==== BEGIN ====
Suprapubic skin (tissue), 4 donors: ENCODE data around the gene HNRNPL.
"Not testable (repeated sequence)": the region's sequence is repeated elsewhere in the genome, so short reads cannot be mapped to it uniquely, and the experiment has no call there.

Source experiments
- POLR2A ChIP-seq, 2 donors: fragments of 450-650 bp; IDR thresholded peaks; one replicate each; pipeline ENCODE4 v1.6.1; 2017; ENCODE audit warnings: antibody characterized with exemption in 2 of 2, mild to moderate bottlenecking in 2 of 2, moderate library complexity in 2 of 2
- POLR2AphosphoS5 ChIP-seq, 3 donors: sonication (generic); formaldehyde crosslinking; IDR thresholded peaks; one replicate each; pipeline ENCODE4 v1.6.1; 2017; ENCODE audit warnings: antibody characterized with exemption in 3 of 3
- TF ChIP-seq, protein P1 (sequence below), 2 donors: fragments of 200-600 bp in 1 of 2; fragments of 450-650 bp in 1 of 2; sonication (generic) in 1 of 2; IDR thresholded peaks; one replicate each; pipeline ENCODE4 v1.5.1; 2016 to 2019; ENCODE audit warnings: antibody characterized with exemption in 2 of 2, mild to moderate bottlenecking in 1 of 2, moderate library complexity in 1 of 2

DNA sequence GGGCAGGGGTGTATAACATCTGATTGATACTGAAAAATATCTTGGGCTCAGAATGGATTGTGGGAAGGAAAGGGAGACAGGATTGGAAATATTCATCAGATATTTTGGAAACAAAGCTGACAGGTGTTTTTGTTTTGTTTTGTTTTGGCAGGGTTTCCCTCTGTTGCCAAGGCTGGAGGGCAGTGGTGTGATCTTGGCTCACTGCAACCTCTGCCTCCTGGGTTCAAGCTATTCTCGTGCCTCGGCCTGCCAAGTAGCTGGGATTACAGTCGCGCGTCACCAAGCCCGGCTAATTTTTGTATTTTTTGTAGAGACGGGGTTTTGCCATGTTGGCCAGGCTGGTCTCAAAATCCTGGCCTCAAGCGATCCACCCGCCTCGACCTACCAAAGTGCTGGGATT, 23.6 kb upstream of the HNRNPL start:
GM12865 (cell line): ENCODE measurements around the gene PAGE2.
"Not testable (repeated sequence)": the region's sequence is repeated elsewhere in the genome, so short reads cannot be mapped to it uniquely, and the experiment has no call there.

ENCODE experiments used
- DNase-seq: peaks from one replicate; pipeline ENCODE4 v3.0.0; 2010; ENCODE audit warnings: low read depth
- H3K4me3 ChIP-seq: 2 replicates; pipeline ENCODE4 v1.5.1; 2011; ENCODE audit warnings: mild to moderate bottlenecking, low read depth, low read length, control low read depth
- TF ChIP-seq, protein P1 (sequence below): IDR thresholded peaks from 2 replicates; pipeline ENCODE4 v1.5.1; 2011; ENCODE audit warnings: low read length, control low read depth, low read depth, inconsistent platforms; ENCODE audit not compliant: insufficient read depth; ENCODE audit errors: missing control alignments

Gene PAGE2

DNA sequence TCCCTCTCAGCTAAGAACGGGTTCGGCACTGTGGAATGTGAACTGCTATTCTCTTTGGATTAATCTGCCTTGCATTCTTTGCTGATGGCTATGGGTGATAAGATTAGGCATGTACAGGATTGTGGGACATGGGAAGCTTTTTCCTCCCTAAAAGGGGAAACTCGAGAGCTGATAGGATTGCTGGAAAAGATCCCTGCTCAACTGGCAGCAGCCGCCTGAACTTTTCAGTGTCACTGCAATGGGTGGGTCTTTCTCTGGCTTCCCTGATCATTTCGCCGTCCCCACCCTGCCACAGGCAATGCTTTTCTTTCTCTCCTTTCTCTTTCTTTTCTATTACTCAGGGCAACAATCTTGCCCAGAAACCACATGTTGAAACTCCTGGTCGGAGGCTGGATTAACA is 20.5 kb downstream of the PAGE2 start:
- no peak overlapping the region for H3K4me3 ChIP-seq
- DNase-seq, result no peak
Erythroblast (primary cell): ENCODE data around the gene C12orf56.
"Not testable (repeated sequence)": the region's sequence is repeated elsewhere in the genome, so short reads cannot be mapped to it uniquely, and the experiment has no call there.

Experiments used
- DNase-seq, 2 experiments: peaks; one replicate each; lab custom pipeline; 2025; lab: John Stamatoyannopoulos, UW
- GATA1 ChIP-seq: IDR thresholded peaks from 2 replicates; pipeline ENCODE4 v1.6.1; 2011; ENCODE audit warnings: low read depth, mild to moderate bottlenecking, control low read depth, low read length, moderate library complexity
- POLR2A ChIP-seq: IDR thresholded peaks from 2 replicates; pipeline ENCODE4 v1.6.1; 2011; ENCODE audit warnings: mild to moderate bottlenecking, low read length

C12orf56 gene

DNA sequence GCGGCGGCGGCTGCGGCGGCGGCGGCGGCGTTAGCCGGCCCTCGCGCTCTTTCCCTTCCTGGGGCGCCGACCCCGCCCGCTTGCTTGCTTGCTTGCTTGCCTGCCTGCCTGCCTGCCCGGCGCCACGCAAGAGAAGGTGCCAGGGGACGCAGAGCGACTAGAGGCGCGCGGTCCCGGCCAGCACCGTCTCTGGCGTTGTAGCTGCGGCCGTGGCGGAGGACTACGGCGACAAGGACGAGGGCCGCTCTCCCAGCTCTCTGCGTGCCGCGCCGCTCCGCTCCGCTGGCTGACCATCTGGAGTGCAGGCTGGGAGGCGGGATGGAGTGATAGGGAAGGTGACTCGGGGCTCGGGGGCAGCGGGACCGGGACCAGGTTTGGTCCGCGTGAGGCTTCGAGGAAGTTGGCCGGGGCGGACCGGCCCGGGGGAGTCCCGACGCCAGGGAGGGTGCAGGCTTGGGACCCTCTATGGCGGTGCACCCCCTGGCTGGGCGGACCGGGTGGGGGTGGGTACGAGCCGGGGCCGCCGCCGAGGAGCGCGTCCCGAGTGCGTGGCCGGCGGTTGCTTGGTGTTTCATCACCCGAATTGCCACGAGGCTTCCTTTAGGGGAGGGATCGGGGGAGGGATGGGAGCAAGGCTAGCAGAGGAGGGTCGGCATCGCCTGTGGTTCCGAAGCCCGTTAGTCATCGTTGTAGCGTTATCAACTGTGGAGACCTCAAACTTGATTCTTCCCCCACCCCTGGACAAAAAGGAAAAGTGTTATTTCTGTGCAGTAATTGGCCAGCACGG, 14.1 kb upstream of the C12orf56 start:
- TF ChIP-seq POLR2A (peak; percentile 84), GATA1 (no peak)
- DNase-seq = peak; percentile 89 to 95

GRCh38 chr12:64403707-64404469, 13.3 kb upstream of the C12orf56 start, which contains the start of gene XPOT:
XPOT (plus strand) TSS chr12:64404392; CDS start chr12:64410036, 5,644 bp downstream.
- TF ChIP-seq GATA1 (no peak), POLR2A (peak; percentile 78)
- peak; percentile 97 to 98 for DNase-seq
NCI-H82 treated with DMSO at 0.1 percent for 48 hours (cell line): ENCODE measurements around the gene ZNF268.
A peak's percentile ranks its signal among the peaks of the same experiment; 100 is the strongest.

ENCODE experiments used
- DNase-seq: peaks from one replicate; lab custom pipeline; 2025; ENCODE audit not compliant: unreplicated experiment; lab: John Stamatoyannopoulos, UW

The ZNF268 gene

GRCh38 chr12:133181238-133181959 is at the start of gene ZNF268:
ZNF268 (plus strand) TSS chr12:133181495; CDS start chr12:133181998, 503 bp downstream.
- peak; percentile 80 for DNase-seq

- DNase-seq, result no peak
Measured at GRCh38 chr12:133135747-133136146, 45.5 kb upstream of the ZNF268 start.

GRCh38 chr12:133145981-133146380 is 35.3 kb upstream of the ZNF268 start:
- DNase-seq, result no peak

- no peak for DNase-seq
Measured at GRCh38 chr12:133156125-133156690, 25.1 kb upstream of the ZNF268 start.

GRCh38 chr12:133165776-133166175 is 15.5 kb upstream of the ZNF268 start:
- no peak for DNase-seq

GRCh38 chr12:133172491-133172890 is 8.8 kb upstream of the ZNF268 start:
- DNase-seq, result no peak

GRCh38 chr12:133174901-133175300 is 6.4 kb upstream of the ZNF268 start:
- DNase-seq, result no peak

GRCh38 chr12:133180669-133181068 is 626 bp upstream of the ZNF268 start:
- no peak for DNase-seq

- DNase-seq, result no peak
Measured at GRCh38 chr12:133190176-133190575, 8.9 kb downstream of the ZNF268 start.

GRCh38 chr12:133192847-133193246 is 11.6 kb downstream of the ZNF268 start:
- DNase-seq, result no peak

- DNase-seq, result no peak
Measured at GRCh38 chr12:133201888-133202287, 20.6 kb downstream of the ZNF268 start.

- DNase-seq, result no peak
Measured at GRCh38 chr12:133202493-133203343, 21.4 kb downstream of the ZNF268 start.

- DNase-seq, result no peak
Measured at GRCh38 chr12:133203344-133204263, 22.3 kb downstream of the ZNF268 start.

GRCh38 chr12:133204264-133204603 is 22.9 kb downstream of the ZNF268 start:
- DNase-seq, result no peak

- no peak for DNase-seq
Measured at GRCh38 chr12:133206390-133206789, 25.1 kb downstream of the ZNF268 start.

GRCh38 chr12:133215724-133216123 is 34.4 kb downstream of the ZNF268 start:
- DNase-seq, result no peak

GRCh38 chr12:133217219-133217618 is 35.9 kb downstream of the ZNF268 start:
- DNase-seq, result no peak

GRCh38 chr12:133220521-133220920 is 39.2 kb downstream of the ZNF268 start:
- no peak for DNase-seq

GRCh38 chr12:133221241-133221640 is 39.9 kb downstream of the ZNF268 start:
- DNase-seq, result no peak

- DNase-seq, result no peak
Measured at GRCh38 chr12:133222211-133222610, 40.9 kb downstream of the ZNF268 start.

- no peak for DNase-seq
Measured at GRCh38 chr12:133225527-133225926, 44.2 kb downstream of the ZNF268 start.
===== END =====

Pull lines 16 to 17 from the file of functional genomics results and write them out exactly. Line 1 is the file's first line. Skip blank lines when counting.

- no peak overlapping the region for H3K4me3 ChIP-seq
- DNase-seq, result no peak